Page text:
Government leaders tasked with protecting the health, safety and quality of life of residents living along and relying upon the Skagit River are joining the groundswell of opposition to potential mining in the river's headwaters in British Columbia. 

Mining company Imperial Metals applied about two years ago to explore for copper and gold. That application is pending. 

This week, the Skagit County Board of Commissioners sent a letter to officials in British Columbia asking for recognition that proposed copper and gold mining could harm human and environmental health downstream.

"Skagit County is the government of general jurisdiction in virtually the entirety of the inhabited Skagit River ecosystem downstream of the proposed application ... The Skagit River flows through our community from one end to the other, providing drinking water for nearly all of our County's 130,450 residents," the May 17 letter states.

Putting that resource at risk would also affect tribal treaty rights to salmon and steelhead, as well as agriculture that relies on irrigation.

"The Skagit River's water quality is of vital importance to us, and we ask that you do not approve any permit that would negatively impact the cleanliness and safety of our community's water supply or in any way interfere with the retum of anadromous species to the Skagit," the letter states. 

The Skagit Council of Governments on Wednesday passed a resolution stating that it has "grave concern" about the proposed mining.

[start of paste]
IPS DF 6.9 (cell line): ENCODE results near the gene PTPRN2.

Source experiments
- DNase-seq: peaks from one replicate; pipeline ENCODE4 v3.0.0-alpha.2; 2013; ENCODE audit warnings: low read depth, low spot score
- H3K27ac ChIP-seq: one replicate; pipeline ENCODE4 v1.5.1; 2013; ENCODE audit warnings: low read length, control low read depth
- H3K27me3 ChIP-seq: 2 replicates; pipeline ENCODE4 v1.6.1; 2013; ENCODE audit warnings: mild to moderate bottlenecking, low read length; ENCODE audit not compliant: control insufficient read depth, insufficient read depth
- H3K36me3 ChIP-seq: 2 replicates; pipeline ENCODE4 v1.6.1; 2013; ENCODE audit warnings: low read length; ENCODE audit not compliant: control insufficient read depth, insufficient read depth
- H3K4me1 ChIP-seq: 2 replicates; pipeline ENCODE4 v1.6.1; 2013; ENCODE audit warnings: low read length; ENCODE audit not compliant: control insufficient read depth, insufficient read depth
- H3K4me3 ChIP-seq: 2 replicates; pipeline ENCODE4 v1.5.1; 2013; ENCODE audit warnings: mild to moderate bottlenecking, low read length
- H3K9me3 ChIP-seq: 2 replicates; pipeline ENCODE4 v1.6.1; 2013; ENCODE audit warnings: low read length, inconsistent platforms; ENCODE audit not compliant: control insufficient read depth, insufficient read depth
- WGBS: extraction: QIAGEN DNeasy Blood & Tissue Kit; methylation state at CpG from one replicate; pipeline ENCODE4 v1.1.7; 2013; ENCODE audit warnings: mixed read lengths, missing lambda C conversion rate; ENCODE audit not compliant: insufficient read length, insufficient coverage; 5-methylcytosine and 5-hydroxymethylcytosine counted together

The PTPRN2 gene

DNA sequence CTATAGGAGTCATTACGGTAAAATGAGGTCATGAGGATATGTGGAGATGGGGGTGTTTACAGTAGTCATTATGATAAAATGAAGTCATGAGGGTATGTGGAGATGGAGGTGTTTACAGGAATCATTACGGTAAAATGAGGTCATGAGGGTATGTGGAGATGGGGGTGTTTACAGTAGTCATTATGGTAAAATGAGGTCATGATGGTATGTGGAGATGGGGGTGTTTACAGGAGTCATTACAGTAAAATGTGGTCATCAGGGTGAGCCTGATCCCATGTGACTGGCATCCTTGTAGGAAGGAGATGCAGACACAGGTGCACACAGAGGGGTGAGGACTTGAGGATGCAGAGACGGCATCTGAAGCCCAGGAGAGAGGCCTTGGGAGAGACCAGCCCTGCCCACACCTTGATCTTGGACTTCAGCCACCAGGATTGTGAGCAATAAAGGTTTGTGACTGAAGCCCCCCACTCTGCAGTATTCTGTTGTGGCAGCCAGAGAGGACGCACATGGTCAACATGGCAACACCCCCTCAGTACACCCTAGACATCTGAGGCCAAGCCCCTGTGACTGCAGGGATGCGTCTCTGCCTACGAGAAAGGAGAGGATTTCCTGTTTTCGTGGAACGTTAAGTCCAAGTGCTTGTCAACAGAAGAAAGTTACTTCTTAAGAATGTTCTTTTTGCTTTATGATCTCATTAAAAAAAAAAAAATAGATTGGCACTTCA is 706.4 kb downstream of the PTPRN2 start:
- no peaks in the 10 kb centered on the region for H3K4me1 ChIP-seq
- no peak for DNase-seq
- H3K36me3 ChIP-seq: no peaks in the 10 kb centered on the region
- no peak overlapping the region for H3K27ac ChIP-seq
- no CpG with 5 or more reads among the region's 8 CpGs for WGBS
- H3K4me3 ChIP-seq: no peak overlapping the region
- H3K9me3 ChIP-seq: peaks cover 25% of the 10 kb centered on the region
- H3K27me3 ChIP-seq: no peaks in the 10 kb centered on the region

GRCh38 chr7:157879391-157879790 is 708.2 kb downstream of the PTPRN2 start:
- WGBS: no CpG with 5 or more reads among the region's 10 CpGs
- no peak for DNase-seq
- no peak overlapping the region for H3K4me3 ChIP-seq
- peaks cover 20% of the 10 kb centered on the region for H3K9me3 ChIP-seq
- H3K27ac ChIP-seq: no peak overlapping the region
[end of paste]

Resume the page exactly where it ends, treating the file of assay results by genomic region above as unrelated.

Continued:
Earlier in May, the Skagit Watershed Council, city of Burlington and the towns of La Conner and Hamilton passed similar resolutions asking British Columbia to deny the proposal and permanently protect the land. The property is called the "donut hole" because of its location between two provincial parks. 

The Concrete Town Council is set to consider its own resolution Monday against mining in the donut hole, which contains the headwaters of the Skagit River watershed. 

"Concrete's quality of life and economy are directly connected to the Skagit River," the draft resolution states of the easternmost municipality in Skagit County. 

Environment, conservation and government representatives have been speaking out for two years against the potential for mining and mine-related contamination in the Skagit River headwaters. 

The Burlington City Council on May 13 unanimously passed a resolution asking that British Columbia's leaders deny that application "due to the potential and significant risk to the Skagit River watershed, the City's water supply, and the local ecology and economy."

As Anacortes and Sedro-Woolley wrote in similar resolutions passed in April, Burlington highlighted the city's reliance on the river for drinking water. La Conner passed a resolution on May 11 that states "maintaining the quality and quantity of the water supply is of utmost importance to the Town of La Conner, its neighboring municipal and tribal communities, and to the greater Skagit River valley." The Hamilton Town Council passed a similar resolution that same day.

"We decided as a town that we really don't want to see that kind of pollution getting into the river and harming the fish and everything," Hamilton councilmember Travis Patrick said. 

Skagit Watershed Council Executive Director Richard Brocksmith said the groundswell of opposition from elected leaders is inspiring. His organization, which helps prioritize and secure grant funding for salmon restoration efforts in the watershed, passed a resolution May 6 and has helped to inform other local entities of the risks.

— Reporter Kimberly Cauvel: 360-416-2199, kcauvel@skagitpublishing.com, Twitter: @Kimberly_SVH, Facebook.com/bykimberlycauvel

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